Lebanon's President Michel Aoun delivers a speech at the presidential palace in Baabda, Lebanon, June 25, 2020. (File photo: CGTN)
Lebanese President Michel Aoun said on Saturday that there is no delay in investigations into the explosions that rocked Beirut on August 4, the National News Agency reported.
"We need time to find out the truth because there exist many assumptions and possibilities. We should be very accurate in considering each assumption," Aoun said, adding that he understands people's anger and he shares with them the same feelings.
In an interview with French news channel BFM TV, Aoun said all hypotheses remained open in the investigation into the blast at the Port of Beirut that wrecked huge swathes of the capital.
The UN has launched a 565 million U.S. dollars aid appeal, whose priorities include stabilizing the grain supply after the explosion destroyed a huge grain silo at the port.
Six hospitals and more than 20 clinics were damaged and over 120 schools destroyed, the UN said.
"We would like to be able to rebuild the three hospitals that were completely destroyed," UN humanitarian coordinator Najat Rochdi said.
"I have asked that aid sent by foreign countries be given exactly where it is needed," Aoun said, adding that he had not considered resigning, after the government quit earlier in the week.
Authorities say the blast was caused by more than 2,000 tonnes of ammonium nitrate that had been unsafely stored at the port for years.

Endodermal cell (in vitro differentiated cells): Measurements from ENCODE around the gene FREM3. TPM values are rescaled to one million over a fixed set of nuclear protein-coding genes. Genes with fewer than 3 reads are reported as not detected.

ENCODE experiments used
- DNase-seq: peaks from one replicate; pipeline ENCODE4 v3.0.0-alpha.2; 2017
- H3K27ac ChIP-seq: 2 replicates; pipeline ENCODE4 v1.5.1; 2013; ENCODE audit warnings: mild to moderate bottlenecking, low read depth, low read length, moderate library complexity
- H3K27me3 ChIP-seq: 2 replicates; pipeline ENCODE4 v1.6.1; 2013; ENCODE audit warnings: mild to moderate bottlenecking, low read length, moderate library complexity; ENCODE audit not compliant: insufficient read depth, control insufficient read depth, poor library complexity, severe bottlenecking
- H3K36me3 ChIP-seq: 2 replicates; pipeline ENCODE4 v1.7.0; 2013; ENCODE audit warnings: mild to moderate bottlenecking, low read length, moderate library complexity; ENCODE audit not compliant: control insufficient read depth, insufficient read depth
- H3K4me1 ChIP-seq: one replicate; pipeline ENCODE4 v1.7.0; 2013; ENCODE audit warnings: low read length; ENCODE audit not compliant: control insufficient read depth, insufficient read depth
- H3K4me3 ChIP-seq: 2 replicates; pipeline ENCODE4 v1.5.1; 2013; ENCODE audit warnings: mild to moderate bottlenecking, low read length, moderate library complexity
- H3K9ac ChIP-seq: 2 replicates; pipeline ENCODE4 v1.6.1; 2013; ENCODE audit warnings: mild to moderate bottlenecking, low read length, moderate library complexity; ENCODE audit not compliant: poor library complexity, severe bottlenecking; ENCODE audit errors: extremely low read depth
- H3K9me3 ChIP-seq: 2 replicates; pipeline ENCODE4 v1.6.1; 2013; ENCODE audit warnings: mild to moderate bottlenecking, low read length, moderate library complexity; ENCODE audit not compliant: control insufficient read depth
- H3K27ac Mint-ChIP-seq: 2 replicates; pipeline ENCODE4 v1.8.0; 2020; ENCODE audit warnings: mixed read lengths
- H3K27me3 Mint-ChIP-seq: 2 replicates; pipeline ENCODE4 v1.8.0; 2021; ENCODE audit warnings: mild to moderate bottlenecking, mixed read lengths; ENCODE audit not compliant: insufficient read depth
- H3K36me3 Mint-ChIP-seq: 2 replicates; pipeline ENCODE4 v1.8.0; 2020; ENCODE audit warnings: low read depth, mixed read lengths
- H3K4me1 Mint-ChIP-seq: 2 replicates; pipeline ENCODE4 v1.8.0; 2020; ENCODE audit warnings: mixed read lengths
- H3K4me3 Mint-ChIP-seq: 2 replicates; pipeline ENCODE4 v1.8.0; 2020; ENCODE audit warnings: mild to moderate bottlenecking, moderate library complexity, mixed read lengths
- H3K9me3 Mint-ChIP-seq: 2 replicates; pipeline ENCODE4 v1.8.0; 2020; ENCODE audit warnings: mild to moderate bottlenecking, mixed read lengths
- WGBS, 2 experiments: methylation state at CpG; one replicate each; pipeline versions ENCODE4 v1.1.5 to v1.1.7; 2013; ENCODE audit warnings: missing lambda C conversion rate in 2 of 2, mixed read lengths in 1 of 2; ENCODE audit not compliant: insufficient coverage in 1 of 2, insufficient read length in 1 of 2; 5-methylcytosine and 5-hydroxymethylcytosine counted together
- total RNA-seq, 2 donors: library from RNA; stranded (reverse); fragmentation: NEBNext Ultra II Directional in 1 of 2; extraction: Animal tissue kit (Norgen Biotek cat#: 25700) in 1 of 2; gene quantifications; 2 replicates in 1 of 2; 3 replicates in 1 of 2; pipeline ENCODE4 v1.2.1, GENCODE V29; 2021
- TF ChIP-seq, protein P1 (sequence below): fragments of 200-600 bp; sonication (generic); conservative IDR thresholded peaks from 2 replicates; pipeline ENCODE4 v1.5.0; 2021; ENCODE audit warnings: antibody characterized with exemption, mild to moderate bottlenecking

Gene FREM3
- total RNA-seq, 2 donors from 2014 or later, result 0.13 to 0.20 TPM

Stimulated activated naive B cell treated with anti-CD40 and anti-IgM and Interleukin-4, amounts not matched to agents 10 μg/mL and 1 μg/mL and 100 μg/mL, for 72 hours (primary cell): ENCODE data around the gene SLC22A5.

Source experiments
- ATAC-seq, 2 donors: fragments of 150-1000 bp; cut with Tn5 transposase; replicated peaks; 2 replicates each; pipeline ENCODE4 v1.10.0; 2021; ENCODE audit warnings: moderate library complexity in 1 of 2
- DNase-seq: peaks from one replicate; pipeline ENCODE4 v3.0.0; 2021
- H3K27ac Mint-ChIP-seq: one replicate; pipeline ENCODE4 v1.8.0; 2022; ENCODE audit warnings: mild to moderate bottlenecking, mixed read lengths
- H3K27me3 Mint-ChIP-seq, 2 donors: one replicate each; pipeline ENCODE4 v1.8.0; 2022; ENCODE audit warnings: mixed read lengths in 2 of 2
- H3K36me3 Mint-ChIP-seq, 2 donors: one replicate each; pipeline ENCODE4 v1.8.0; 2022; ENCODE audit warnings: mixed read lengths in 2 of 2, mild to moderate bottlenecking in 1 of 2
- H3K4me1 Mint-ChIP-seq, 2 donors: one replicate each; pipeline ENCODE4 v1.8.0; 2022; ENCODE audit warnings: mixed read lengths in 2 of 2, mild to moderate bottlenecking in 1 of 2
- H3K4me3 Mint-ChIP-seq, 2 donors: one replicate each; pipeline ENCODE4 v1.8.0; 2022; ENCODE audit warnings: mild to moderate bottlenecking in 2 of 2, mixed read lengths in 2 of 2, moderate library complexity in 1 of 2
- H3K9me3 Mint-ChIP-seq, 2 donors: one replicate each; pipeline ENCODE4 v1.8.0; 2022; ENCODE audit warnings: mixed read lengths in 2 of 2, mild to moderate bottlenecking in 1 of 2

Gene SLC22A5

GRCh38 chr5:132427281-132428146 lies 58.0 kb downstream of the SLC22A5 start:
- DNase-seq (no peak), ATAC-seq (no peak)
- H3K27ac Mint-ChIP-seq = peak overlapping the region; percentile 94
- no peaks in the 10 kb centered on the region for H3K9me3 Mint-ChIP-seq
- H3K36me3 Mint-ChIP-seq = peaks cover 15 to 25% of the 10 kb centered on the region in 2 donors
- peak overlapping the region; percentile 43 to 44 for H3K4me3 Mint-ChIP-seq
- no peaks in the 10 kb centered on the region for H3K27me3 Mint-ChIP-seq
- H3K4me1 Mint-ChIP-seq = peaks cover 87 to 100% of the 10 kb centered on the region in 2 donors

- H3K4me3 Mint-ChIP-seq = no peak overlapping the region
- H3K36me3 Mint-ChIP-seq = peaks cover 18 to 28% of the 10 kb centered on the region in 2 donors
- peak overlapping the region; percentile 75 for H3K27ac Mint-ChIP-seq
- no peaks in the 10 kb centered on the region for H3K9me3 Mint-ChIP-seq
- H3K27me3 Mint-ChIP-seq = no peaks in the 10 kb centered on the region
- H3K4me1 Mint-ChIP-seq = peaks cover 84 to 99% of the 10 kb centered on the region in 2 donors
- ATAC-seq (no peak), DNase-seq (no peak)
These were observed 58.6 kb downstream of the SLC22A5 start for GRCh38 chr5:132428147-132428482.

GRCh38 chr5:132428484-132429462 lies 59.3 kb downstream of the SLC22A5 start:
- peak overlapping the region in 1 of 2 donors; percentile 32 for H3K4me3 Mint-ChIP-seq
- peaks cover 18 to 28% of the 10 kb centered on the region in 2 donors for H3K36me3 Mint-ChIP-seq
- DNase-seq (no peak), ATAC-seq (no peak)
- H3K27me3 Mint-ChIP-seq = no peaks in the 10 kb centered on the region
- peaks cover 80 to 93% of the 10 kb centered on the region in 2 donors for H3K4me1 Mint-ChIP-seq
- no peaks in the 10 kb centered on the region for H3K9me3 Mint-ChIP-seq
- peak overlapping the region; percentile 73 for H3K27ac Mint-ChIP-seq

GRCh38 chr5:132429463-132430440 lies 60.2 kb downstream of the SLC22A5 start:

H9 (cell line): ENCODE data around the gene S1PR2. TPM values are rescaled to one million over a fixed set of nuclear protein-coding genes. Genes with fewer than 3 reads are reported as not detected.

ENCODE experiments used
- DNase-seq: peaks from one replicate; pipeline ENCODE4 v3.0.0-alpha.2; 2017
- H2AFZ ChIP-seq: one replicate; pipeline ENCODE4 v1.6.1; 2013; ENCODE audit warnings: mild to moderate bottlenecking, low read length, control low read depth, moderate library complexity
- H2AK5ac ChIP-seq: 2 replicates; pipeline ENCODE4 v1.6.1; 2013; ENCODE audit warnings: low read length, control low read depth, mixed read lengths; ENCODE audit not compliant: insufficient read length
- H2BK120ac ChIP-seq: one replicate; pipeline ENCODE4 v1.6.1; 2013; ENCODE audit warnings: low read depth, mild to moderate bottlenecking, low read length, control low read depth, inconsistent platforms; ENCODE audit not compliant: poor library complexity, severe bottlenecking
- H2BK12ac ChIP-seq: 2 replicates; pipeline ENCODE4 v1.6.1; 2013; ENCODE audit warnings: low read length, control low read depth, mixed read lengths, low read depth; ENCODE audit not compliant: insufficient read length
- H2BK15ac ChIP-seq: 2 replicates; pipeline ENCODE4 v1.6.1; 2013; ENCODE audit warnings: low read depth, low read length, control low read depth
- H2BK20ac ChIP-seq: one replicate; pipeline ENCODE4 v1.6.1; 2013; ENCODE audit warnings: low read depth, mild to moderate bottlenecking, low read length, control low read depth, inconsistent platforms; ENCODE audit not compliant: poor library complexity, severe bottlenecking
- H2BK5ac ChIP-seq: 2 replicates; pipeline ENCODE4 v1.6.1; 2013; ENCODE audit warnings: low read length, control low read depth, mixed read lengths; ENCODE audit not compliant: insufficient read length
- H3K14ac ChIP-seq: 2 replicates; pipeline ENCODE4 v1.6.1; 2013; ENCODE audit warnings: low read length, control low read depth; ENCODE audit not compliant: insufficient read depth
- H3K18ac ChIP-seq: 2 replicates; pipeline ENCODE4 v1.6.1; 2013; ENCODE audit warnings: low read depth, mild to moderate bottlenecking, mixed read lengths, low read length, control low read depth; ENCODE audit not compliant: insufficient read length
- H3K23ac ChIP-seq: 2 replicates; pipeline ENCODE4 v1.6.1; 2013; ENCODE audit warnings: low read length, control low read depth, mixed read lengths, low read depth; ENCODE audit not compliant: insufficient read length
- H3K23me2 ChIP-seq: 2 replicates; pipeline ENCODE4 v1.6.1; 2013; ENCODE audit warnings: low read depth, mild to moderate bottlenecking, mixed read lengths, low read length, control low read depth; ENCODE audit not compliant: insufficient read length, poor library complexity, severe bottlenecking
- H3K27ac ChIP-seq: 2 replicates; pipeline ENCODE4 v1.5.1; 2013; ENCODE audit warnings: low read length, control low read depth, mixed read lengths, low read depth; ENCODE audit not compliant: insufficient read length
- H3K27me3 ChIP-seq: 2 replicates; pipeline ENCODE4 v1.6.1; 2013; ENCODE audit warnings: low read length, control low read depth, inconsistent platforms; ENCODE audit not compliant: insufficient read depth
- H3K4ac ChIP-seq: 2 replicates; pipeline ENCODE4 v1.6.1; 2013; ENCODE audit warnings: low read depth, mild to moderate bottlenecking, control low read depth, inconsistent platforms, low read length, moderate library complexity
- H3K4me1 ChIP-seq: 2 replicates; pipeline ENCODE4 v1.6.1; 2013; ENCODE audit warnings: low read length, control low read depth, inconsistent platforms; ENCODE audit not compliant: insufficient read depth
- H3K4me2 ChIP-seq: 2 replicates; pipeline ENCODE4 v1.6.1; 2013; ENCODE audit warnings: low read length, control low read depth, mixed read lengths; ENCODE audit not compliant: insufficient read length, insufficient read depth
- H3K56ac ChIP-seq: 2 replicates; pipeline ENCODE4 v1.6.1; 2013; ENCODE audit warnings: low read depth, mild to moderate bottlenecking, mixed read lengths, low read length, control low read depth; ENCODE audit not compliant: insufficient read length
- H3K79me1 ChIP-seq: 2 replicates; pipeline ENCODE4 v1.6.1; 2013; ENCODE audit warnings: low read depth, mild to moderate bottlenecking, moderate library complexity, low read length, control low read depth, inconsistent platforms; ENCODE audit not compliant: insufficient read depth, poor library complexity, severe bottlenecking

A damaged building in the aftermath of the massive explosion at Beirut's port, Lebanon, August 12, 2020.
"We can never go back to an era in which anything goes at the port or the borders of Lebanon that had to contribute to this situation," said U.S. Under-Secretary of State for Political Affairs David Hale after visiting the port. He said FBI agents would arrive over the weekend, at the invitation of Lebanon, to help investigate what led to the explosion.
Mounting anger among Lebanese
The blast has fueled anger at Lebanon's ruling politicians who were already facing criticism over a financial meltdown that has sunk the currency, demolished the value of savings and left depositors unable to withdraw their money.
Some Lebanese doubt the authorities can carry out a proper investigation and say foreign countries should intervene.
"We can't trust this government. They will lie to us. They should form an international committee to investigate this," said businessman Jimmy Iskandar.
Lebanon Prime Minister Hassan Diab resigned with his cabinet on August 10, saying a huge explosion that devastated Beirut and triggered public outrage was the result of endemic corruption.
Aoun has said a probe will look into whether the blast was caused by negligence, an accident or "external interference."